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Spokane, Washington  Est. May 19, 1883
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In the Garden: Give beneficial bugs a home in your garden

Insect hotels can be elaborate, like this one at the Niagara Parks School of Horticulture. (SUSAN MULVIHILL/For The Spokesman-Review)
Insect hotels can be elaborate, like this one at the Niagara Parks School of Horticulture. (SUSAN MULVIHILL/For The Spokesman-Review)

You might think I’m nuts for wanting to attract insects to my garden, but you’ll quickly discover there is a method to my madness.

As an organic gardener, I avoid using chemicals for dealing with troublesome insects. Fortunately, when it comes to the insect world, the bad guys are in the minority. I have learned that of all the insects out there, 99 percent of them are either beneficial or benign.

Well, I want to attract the good guys to help me deal with that pesky 1 percent. I also want to draw in pollinators to increase production in both the vegetable garden and our small orchard.

An insect hotel is a great way to accomplish both goals. After seeing them in European gardens, we decided to build our own two years ago. If you’re new to this concept, you might be wondering what an insect hotel is.

Their purpose is to provide a structure filled with natural materials for beneficial insects and pollinators to lay eggs in and/or hibernate in. In this region, an insect hotel will attract native solitary bees, beetles, lacewings, ladybugs, parasitic wasps and spiders. If some of those sound creepy to you, remember that they do a lot for us in our gardens so they are well worth housing.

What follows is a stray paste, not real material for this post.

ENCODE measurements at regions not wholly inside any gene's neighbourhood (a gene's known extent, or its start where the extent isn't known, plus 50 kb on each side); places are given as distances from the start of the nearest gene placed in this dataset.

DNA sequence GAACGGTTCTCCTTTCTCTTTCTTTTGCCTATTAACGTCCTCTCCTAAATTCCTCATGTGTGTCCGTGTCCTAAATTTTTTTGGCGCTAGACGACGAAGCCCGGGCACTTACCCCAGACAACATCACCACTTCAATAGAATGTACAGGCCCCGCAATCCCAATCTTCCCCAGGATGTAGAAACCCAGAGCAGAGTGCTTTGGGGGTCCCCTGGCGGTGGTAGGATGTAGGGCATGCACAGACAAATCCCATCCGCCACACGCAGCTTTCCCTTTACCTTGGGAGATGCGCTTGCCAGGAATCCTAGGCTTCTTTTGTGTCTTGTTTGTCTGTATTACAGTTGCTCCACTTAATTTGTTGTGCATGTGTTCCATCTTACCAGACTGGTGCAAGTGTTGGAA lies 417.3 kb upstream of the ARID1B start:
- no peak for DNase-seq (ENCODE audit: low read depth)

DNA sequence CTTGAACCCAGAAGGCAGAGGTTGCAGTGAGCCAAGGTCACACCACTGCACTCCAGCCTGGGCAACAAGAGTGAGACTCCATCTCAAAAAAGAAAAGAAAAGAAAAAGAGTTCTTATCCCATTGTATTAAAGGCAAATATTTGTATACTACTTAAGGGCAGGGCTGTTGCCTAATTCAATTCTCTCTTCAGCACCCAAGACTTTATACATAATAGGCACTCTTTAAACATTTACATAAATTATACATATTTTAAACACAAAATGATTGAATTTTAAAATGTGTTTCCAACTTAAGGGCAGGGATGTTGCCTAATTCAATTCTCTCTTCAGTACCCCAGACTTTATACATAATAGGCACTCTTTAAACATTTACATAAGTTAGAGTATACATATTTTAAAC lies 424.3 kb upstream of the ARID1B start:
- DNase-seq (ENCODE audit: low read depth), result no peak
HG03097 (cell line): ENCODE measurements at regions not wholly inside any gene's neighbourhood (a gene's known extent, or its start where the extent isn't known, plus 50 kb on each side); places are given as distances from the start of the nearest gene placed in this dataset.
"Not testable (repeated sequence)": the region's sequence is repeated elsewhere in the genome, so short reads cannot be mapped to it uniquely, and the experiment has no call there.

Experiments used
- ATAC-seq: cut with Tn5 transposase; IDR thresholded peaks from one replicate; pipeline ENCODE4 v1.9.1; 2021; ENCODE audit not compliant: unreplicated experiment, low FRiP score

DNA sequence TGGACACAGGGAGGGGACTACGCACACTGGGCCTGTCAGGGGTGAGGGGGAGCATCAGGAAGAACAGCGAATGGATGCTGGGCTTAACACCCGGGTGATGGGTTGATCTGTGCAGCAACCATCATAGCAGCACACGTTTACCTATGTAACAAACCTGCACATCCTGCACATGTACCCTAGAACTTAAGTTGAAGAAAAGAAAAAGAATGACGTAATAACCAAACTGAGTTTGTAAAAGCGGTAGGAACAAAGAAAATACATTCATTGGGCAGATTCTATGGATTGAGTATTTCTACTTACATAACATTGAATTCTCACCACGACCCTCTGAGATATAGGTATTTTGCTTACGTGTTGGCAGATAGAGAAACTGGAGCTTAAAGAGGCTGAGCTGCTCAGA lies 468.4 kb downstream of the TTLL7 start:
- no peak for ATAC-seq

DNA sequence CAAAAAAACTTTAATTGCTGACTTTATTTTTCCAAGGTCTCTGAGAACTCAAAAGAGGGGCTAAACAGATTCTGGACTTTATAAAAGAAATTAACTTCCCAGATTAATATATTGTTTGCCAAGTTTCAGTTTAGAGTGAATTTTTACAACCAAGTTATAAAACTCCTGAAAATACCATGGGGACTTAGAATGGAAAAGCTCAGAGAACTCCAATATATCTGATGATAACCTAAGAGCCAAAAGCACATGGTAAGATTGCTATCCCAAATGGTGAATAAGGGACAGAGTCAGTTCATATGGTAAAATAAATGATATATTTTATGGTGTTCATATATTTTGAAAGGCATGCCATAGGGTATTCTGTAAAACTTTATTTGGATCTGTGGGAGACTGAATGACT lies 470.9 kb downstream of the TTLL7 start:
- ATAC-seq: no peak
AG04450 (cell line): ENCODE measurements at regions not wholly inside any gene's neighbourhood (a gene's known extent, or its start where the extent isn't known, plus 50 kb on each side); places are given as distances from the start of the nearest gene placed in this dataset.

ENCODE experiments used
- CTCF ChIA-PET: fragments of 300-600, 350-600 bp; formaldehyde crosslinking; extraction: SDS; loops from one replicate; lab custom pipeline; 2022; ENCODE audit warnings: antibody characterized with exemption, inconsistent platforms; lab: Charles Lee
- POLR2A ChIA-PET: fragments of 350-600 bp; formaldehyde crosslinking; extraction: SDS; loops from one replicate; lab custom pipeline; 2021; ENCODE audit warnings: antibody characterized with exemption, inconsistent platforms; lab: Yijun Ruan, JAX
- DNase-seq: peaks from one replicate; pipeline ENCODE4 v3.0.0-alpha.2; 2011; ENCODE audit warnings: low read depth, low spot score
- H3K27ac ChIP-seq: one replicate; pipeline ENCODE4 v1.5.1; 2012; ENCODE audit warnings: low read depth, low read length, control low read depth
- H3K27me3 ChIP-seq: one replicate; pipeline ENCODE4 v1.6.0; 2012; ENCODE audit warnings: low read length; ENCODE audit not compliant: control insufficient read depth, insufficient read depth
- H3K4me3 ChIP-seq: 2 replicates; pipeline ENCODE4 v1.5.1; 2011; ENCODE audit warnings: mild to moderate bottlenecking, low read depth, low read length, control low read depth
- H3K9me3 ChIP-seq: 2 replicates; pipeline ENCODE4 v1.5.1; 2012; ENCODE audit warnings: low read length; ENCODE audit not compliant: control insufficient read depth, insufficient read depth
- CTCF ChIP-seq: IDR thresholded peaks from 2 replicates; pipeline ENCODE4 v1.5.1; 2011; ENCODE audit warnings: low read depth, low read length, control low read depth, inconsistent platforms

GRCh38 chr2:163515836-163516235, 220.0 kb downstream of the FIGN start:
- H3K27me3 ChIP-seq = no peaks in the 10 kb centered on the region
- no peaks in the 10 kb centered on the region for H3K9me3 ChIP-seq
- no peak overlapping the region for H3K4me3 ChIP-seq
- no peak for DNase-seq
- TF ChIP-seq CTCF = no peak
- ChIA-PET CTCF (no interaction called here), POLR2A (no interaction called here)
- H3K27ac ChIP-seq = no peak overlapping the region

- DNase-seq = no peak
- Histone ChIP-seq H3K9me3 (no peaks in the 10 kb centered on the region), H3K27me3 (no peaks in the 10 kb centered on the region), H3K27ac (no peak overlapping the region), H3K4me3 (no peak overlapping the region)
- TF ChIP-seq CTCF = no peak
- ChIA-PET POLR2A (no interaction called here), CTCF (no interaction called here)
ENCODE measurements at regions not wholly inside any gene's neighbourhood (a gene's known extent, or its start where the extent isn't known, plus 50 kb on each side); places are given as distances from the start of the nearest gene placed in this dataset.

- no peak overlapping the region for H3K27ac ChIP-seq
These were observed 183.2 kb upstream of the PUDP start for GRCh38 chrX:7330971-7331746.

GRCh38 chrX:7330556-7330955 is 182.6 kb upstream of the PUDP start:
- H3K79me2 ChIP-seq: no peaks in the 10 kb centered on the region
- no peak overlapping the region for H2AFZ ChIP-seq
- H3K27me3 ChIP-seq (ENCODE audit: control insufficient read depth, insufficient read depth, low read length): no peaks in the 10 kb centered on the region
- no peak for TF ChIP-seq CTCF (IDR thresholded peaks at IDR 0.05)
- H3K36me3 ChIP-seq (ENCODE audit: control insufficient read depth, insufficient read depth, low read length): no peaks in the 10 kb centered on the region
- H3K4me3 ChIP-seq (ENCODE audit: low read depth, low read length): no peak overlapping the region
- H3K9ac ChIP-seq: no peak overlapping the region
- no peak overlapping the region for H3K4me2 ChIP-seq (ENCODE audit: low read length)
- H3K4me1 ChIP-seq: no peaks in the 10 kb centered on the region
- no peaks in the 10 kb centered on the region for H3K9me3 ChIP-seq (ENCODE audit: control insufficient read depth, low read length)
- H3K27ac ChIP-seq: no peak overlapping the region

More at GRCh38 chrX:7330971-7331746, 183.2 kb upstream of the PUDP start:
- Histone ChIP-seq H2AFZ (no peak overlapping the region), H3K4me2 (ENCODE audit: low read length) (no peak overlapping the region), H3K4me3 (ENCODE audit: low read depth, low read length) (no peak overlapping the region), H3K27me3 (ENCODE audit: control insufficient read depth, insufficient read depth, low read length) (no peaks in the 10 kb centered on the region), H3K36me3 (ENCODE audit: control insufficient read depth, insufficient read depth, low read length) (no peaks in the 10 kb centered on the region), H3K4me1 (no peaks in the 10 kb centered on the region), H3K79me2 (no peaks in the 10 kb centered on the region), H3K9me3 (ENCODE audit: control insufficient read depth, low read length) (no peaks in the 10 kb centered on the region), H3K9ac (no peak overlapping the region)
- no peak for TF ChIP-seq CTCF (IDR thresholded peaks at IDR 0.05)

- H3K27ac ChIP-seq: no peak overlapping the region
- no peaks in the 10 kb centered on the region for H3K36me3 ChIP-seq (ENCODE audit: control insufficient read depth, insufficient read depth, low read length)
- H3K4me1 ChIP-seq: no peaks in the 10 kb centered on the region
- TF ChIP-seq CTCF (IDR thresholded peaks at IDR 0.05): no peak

Ours has attracted a lot of mason bees which are very efficient pollinators. They are easygoing and fascinating to watch.

If you do a web search on “insect hotels,” you will be amazed at how many different styles you’ll see. Some are simple and elegant, others are quite elaborate.

The best part of building one is that it’s something you can do with kids to teach them about the fascinating world of insects. It’s important for them to understand the role of insects in the environment, instead of thinking they should step on them.

Because my husband and I are going to build a second insect hotel, I wanted to explain the basic concepts.

There are only two rules for building them: face the open side of the structure to the south or east so insects will benefit from the sun’s warmth, and cover the top to protect them from wet weather.

Just like with our first insect hotel, we are going to use recycled building materials. The base structure will be an old beehive “super” which essentially an open wooden box. We’ll close in the back of it and make shelves inside to hold materials that will attract the insects. Since I’m still tidying up the garden from the winter, I should have plenty of items available; refer to the information box for ideas.

When it comes to the actual design, be as creative as you like. Just be sure to put it in a spot where it can be observed. Ours is at one end of our vegetable garden and we frequently sat near it last year, watching the mason bees coming and going. What a fun way to observe how the natural world works.

Learn how to build an insect hotel in this week’s “Everyone Can Grow A Garden” video on my YouTube channel,

Susan Mulvihill is co-author, with Pat Munts, of “Northwest Gardener’s Handbook.” Contact her at

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